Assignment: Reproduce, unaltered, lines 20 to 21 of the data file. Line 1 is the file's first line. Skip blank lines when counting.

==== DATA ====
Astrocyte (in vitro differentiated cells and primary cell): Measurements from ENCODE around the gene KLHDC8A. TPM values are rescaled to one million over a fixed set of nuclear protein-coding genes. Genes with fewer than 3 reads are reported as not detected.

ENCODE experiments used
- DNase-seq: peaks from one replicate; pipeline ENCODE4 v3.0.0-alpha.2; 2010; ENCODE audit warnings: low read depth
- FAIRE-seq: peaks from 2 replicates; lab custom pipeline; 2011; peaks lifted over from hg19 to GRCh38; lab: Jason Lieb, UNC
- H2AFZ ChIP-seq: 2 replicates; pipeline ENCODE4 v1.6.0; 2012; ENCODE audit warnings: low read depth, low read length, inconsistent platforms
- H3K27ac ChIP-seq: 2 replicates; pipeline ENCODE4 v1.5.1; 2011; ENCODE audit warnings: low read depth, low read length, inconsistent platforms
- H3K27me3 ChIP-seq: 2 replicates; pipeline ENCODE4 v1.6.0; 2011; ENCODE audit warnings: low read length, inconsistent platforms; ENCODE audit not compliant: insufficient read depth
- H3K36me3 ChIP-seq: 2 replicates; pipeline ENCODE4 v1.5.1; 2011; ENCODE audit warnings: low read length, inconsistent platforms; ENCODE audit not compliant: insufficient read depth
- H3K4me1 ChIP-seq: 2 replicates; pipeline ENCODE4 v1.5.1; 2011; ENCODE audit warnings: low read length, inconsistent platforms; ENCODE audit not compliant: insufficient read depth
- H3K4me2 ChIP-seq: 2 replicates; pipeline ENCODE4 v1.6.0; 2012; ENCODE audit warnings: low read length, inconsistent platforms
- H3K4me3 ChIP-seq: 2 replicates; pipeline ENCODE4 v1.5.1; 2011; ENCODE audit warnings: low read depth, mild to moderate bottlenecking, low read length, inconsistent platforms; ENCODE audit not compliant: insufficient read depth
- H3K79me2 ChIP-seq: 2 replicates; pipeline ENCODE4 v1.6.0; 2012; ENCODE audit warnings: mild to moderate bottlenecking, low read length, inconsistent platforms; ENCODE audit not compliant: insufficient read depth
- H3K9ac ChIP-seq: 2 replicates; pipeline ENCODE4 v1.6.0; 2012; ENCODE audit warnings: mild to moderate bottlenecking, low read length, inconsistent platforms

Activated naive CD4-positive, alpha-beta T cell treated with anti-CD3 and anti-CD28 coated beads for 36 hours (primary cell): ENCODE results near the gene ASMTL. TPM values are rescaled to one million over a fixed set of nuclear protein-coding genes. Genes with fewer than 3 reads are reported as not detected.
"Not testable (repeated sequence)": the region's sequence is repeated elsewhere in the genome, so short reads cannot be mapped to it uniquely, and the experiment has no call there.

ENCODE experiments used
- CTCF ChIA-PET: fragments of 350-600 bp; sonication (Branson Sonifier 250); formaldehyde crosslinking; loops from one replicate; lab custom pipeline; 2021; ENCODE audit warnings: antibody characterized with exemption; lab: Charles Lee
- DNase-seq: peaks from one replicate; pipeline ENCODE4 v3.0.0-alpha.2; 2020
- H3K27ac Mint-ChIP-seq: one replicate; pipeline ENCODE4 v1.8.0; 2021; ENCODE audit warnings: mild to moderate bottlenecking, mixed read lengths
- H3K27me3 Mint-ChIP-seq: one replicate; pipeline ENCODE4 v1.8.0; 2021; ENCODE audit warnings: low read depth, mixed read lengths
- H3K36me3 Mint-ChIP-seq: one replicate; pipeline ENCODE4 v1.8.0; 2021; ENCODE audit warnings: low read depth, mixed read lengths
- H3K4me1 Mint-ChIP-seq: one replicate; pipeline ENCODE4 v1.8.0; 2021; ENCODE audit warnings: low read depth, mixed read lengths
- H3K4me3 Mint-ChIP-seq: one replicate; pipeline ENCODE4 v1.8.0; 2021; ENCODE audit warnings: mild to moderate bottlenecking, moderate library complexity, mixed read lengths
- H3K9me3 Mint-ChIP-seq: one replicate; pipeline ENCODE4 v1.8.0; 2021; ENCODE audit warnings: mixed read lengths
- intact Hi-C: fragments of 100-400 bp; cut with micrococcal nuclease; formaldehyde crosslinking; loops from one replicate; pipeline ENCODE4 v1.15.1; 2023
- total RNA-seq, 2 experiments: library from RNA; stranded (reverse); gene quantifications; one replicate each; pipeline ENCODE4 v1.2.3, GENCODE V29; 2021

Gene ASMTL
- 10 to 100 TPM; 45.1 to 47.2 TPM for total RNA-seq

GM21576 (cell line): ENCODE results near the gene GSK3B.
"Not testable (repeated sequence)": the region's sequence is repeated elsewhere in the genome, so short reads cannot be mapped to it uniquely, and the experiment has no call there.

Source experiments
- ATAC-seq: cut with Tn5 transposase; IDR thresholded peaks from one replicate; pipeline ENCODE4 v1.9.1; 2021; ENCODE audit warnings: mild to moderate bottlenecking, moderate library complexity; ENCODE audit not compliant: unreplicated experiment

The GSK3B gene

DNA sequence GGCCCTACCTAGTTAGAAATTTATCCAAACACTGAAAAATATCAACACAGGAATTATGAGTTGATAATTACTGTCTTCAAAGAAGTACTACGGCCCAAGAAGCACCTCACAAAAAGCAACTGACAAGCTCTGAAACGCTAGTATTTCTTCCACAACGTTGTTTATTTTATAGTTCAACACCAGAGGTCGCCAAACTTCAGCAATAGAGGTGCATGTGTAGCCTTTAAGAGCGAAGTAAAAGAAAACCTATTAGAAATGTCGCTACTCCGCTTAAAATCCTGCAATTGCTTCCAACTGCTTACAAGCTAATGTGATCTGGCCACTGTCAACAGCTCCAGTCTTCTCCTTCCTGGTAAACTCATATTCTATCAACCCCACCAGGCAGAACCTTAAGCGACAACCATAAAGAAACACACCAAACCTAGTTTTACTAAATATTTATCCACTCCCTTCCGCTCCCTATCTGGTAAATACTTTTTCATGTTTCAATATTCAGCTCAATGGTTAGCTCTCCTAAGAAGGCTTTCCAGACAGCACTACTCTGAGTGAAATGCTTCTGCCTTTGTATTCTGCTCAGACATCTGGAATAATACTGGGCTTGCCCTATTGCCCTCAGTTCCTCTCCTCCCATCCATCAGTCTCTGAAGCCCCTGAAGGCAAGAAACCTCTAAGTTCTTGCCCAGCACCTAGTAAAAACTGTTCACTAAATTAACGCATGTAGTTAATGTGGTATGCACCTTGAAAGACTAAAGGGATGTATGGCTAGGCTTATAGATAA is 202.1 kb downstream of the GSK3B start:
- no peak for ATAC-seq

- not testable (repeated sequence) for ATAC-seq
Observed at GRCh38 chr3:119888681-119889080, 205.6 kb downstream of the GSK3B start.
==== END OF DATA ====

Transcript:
- H3K27me3 Mint-ChIP-seq: one replicate; pipeline ENCODE4 v1.8.0; 2021; ENCODE audit warnings: low read depth, mixed read lengths
- H3K36me3 Mint-ChIP-seq: one replicate; pipeline ENCODE4 v1.8.0; 2021; ENCODE audit warnings: low read depth, mixed read lengths